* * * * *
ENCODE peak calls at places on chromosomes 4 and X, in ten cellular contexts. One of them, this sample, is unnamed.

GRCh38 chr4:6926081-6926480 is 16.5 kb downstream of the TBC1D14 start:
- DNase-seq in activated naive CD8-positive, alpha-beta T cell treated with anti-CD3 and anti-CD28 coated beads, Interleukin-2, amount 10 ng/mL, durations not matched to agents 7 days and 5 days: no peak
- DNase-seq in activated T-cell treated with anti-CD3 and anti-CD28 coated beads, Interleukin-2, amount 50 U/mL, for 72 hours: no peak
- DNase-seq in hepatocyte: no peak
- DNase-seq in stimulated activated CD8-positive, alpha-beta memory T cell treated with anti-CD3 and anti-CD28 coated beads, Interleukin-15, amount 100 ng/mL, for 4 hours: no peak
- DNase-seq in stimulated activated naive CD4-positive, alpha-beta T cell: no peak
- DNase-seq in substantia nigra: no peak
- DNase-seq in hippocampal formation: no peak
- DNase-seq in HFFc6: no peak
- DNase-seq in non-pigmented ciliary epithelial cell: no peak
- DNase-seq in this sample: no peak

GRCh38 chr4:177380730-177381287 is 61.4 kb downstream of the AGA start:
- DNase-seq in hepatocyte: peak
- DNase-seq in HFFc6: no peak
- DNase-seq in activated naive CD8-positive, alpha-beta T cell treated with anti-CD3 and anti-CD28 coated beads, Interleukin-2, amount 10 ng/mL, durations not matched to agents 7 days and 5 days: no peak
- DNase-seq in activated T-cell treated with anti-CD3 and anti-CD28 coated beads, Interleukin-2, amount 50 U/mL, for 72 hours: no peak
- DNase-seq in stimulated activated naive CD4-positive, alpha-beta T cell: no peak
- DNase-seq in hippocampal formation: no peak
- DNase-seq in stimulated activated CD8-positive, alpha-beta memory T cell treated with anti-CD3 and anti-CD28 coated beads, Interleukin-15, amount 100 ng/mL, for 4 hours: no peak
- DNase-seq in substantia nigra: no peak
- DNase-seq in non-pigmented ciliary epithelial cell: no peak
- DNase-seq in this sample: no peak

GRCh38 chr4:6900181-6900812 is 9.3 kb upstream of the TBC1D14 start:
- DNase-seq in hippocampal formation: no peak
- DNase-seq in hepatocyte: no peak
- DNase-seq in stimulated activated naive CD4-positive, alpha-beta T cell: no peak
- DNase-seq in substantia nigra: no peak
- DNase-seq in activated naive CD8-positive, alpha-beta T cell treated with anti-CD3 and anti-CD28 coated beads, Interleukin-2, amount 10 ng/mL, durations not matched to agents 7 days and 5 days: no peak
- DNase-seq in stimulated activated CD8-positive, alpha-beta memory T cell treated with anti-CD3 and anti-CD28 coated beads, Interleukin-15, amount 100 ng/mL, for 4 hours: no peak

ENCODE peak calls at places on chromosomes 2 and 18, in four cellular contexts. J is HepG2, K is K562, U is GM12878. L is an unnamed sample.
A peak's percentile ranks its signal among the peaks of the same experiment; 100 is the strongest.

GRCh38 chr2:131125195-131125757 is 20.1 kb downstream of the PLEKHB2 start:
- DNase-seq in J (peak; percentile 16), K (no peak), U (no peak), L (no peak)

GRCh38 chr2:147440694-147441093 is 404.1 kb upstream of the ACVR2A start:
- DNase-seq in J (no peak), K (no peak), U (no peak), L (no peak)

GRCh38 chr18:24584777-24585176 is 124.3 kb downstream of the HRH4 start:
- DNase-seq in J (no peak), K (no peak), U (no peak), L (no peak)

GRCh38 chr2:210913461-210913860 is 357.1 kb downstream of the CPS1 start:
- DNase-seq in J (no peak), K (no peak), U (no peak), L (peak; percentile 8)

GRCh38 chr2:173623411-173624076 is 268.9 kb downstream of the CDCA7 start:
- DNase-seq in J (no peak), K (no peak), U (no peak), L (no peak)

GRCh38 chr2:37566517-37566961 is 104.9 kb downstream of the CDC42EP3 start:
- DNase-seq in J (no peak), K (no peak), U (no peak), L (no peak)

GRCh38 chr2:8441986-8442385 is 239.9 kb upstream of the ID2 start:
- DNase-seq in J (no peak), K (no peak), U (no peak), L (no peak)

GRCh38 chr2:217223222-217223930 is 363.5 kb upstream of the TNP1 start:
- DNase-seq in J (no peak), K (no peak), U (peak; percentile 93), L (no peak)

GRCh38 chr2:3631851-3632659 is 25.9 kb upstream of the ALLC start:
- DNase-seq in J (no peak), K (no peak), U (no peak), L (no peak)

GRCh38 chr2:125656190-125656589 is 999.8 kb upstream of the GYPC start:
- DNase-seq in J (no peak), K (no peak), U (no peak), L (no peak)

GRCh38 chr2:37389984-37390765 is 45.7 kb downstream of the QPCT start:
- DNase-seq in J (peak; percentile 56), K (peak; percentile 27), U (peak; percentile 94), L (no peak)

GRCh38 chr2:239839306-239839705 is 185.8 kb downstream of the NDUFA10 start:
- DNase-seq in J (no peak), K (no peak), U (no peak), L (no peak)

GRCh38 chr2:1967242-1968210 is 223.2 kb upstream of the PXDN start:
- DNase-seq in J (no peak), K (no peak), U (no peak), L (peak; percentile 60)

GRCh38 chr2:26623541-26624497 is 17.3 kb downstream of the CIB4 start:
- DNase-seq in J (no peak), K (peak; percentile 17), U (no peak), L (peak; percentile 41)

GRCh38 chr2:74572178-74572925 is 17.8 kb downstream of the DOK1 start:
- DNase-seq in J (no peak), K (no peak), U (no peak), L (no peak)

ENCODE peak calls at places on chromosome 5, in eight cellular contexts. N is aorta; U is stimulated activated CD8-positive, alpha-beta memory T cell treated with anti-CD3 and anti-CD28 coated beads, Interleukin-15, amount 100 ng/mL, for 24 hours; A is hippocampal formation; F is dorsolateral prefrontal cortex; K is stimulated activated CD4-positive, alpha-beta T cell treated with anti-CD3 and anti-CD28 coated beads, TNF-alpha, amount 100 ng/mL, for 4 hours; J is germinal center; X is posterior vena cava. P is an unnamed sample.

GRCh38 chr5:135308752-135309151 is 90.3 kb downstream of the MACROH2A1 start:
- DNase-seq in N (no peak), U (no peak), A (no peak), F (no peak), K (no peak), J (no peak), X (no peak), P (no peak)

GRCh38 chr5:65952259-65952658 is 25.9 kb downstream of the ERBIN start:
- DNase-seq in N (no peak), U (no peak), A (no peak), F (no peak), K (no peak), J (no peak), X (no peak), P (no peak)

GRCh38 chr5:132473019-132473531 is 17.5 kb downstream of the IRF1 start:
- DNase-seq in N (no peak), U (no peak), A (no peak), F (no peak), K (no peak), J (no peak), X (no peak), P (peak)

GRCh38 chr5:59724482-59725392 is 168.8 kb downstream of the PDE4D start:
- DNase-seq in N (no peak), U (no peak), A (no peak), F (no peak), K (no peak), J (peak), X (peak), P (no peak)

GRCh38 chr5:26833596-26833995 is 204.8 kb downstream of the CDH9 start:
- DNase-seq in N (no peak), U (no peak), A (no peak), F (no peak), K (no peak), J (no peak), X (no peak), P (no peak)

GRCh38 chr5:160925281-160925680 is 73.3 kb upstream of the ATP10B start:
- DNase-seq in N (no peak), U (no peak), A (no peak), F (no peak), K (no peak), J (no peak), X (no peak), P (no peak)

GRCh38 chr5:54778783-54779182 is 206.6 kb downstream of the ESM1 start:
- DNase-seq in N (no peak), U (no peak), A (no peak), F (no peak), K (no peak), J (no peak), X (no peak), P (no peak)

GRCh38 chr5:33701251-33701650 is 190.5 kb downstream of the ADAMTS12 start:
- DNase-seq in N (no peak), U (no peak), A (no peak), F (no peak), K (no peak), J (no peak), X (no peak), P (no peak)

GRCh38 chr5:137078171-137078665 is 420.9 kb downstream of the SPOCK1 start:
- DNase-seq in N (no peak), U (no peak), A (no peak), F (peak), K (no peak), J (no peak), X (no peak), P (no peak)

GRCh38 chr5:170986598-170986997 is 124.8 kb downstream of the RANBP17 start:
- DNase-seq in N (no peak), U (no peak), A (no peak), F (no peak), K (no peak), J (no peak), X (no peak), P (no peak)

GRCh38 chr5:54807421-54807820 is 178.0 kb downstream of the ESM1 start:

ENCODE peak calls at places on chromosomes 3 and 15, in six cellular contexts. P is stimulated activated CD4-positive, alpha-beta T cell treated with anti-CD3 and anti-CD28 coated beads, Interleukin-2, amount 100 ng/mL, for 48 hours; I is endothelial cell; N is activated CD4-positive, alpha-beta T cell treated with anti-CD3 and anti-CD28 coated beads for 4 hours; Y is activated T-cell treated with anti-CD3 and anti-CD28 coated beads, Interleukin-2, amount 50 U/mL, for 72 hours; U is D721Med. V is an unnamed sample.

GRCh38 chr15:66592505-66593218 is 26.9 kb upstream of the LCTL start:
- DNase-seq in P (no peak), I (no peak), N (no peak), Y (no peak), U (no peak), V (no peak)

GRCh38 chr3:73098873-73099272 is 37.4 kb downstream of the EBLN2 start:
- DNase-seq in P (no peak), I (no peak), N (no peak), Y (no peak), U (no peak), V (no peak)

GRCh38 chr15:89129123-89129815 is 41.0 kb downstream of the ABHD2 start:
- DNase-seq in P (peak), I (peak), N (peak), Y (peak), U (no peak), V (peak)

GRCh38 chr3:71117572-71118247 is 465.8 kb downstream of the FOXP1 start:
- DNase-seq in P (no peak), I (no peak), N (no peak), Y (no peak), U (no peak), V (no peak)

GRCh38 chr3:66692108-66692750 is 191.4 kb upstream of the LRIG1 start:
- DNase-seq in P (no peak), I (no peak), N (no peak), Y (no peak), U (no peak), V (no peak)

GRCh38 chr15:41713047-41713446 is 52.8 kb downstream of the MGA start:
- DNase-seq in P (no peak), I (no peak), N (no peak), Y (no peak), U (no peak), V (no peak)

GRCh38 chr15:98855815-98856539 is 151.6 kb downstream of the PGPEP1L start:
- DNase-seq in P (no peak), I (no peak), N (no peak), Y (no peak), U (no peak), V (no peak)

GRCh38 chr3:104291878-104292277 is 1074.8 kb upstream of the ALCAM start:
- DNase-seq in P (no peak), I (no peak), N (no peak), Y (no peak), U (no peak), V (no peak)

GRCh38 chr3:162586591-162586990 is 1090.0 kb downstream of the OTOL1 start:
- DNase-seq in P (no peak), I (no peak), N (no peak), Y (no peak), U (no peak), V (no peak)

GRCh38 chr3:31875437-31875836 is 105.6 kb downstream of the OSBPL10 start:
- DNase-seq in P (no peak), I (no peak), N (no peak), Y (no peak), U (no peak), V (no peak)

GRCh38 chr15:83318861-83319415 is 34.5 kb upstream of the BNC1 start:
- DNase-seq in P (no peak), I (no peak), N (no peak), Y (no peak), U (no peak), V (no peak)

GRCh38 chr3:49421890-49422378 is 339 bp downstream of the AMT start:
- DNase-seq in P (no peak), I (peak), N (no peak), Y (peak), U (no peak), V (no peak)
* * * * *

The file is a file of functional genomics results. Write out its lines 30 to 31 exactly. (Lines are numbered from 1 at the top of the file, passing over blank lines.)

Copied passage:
- DNase-seq in stimulated activated CD8-positive, alpha-beta memory T cell treated with anti-CD3 and anti-CD28 coated beads, Interleukin-15, amount 100 ng/mL, for 4 hours: no peak

ENCODE peak calls at places on chromosomes 2 and 18, in four cellular contexts. J is HepG2, K is K562, U is GM12878. L is an unnamed sample.